With more and more of us reading things on digital screens, the future of paper looks very bleak indeed. While trees around the world breathe a cautious sigh of relief, the paper industry is trying to find ways to change its fortune. At Fast Company, Ariel Schwartz informs us about a joint venture between Domtar (a paper company focused on environmental responsibility) and FP Innovations, formed with the goal of creating a new wood-based product that’s stronger than steel.
The joint venture, dubbed CelluForce, will produce NanoCrystalline Cellulose (NCC)–a fancy name for the material that makes trees so strong. NCC is extracted from wood fiber at the nano level and manufactured into a usable product at CelluForce’s recently opened plant in Quebec. “You start with dry pulp, react it with certain chemicals, filter it, dry it, and the end product is a powder,” explains Jean Moreau, President and CEO of CelluForce.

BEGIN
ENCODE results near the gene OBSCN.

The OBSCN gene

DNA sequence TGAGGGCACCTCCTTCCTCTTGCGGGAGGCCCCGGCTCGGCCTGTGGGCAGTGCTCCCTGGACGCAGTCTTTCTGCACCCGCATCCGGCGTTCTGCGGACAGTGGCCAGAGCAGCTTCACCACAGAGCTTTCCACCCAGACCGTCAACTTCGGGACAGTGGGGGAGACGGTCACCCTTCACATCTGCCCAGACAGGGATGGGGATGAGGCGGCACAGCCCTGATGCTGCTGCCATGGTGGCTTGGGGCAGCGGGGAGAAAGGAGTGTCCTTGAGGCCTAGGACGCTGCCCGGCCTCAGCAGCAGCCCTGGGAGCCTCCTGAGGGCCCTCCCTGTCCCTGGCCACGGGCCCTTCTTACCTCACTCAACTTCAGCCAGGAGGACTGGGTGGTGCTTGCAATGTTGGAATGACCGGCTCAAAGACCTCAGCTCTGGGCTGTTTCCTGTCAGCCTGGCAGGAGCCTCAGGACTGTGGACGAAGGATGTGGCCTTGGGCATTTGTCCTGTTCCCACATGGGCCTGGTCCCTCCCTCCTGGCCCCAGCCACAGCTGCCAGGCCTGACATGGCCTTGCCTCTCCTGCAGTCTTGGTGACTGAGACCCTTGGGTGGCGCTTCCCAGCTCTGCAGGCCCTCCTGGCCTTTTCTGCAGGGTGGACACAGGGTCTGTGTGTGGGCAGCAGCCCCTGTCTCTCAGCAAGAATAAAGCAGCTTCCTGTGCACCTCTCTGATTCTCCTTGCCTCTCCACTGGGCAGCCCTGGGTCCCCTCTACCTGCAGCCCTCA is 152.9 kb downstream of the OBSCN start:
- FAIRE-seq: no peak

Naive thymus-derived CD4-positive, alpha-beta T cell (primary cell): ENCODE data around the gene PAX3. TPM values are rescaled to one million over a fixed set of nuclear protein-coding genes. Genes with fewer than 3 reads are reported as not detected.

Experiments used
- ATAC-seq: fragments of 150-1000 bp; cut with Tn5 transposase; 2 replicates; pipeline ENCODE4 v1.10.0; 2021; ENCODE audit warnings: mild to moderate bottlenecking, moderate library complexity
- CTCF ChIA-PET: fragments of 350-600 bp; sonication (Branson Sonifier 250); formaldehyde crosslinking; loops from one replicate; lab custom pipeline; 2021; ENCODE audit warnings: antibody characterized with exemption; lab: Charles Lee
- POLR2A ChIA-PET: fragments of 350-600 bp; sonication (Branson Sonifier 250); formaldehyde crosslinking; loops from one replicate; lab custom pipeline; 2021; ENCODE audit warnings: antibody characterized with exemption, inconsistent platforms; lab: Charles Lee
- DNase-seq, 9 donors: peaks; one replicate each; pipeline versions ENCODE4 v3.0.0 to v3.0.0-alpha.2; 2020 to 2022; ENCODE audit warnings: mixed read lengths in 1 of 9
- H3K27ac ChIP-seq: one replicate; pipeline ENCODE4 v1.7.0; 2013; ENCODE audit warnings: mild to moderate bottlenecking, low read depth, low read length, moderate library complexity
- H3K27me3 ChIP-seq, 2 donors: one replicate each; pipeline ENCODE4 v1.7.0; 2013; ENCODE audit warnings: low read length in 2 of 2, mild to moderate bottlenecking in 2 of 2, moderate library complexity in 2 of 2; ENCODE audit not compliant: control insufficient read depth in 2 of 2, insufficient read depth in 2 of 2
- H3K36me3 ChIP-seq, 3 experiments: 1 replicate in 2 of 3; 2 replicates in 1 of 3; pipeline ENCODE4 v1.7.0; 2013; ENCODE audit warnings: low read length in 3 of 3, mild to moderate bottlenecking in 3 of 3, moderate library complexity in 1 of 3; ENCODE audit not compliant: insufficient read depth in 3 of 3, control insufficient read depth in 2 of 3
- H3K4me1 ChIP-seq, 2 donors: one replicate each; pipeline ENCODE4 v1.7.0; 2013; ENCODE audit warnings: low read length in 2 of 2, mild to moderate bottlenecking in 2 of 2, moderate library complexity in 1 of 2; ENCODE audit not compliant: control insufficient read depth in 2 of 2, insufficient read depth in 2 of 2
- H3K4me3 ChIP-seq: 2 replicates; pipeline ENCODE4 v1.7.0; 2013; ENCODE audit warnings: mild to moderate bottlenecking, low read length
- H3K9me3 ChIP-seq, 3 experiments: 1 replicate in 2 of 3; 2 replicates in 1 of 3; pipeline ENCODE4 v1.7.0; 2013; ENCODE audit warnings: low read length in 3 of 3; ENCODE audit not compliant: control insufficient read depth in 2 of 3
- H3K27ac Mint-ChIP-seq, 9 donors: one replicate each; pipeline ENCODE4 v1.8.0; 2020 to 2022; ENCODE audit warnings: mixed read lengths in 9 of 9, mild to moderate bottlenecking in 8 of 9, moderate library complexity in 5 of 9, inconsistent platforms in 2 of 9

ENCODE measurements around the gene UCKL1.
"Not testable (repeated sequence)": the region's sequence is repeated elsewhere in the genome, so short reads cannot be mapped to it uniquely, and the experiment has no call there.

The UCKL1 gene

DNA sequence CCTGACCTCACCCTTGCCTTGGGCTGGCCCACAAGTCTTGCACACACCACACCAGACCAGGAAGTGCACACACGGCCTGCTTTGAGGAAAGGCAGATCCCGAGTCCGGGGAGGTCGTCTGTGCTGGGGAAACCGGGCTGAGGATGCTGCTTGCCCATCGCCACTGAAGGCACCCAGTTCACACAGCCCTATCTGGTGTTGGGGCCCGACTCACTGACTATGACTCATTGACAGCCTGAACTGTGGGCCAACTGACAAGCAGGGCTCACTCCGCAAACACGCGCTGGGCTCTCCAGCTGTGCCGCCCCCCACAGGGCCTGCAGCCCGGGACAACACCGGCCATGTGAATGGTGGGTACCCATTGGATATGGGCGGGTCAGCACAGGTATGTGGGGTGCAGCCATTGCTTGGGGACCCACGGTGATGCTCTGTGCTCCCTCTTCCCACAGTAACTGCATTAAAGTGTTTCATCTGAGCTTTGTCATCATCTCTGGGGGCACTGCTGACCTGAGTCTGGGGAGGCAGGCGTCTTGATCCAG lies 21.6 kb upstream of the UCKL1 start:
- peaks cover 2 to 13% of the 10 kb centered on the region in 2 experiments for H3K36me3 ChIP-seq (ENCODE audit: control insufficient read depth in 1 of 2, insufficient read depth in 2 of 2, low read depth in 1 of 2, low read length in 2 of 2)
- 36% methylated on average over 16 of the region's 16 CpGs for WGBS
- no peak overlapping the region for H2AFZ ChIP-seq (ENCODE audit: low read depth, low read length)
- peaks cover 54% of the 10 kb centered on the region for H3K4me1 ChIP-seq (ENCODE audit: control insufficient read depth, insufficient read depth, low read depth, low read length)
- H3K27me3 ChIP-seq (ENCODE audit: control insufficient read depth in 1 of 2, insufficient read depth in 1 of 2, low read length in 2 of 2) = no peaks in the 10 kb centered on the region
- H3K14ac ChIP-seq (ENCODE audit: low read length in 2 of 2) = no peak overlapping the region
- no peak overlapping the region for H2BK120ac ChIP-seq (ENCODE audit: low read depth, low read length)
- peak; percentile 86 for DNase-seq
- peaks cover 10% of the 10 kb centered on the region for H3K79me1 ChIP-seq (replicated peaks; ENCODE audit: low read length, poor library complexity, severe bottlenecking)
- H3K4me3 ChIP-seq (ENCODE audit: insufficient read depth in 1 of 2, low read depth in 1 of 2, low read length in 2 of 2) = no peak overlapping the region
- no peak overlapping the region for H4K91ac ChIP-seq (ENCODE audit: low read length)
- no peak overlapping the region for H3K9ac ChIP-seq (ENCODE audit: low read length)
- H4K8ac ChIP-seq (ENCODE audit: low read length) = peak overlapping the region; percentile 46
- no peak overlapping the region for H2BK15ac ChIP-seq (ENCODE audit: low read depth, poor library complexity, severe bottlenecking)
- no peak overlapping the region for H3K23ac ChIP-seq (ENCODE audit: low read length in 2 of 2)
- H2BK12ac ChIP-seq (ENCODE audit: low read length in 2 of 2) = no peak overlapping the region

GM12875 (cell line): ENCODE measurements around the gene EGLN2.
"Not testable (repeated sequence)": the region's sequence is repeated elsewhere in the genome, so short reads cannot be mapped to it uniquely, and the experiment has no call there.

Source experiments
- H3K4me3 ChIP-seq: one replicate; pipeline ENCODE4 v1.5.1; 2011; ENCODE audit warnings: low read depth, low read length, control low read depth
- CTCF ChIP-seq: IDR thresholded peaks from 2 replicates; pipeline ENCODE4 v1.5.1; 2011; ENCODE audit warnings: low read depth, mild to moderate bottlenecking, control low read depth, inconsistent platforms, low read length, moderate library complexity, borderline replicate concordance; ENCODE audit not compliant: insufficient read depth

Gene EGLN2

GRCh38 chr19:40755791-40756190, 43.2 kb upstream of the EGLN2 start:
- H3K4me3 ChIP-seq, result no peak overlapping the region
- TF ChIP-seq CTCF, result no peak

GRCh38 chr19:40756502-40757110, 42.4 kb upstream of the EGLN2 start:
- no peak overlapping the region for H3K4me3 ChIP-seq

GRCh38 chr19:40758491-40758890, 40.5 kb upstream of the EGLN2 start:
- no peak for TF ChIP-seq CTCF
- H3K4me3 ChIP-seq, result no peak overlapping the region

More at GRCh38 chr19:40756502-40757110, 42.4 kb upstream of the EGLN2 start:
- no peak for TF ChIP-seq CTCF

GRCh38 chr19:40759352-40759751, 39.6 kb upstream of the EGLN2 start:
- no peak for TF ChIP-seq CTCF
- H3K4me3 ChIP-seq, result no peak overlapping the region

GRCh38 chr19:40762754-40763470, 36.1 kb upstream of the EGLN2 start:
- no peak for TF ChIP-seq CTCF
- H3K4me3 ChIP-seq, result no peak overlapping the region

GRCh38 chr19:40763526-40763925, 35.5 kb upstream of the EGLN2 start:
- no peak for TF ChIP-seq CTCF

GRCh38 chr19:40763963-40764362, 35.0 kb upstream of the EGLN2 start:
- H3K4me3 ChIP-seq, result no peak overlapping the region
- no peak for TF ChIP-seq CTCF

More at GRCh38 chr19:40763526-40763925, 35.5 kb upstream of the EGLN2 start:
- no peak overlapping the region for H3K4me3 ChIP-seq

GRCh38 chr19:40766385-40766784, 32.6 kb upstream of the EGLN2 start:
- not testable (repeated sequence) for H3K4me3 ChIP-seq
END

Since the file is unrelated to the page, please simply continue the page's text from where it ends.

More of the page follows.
NCC has four main applications: coatings (e.g. varnish, paint), textiles, protective films, and composites, such as car parts or bone replacements. Because of its infrared-blocking capabilities, NCC could be used to make glass opaque, which could be used in windows to reduce the need for air conditioning.
Now that’s smart.
(via Fast Company)
Photo: Jeff Power / Flickr